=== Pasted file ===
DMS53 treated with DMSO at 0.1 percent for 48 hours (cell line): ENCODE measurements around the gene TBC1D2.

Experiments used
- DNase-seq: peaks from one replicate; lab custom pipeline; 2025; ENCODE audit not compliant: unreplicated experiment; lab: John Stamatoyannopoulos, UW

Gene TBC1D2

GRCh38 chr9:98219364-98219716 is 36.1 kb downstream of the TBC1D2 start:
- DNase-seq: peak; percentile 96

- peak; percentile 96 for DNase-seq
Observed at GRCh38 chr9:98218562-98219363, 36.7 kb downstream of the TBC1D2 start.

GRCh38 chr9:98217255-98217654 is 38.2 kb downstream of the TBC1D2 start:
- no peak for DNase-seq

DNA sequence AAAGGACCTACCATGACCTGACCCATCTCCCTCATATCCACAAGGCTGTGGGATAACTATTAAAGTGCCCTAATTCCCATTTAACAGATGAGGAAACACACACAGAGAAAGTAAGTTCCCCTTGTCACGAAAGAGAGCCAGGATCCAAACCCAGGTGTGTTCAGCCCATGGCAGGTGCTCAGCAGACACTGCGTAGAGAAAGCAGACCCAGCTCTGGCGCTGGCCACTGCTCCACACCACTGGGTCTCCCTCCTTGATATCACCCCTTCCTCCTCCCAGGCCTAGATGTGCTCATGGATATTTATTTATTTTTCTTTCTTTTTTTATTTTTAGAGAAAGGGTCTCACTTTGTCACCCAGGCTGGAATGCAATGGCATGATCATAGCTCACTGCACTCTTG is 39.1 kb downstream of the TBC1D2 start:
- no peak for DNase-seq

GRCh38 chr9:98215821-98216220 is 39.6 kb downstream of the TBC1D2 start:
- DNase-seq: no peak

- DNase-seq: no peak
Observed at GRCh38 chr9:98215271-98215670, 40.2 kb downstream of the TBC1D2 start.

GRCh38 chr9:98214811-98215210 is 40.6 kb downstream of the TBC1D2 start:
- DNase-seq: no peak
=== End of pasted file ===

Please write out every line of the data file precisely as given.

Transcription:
DMS53 treated with DMSO at 0.1 percent for 48 hours (cell line): ENCODE measurements around the gene TBC1D2.

Experiments used
- DNase-seq: peaks from one replicate; lab custom pipeline; 2025; ENCODE audit not compliant: unreplicated experiment; lab: John Stamatoyannopoulos, UW

Gene TBC1D2

GRCh38 chr9:98219364-98219716 is 36.1 kb downstream of the TBC1D2 start:
- DNase-seq: peak; percentile 96

- peak; percentile 96 for DNase-seq
Observed at GRCh38 chr9:98218562-98219363, 36.7 kb downstream of the TBC1D2 start.

GRCh38 chr9:98217255-98217654 is 38.2 kb downstream of the TBC1D2 start:
- no peak for DNase-seq

DNA sequence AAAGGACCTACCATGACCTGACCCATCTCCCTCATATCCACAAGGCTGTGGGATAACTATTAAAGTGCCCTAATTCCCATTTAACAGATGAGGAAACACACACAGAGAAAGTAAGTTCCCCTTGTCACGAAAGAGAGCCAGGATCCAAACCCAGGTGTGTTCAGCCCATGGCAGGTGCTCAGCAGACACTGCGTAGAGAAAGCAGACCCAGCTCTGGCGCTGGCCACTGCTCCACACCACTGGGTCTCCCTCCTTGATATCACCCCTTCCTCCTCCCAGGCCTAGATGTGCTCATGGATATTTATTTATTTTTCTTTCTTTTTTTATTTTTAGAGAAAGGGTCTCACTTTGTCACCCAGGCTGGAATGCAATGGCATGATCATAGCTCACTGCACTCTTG is 39.1 kb downstream of the TBC1D2 start:
- no peak for DNase-seq

GRCh38 chr9:98215821-98216220 is 39.6 kb downstream of the TBC1D2 start:
- DNase-seq: no peak

- DNase-seq: no peak
Observed at GRCh38 chr9:98215271-98215670, 40.2 kb downstream of the TBC1D2 start.

GRCh38 chr9:98214811-98215210 is 40.6 kb downstream of the TBC1D2 start:
- DNase-seq: no peak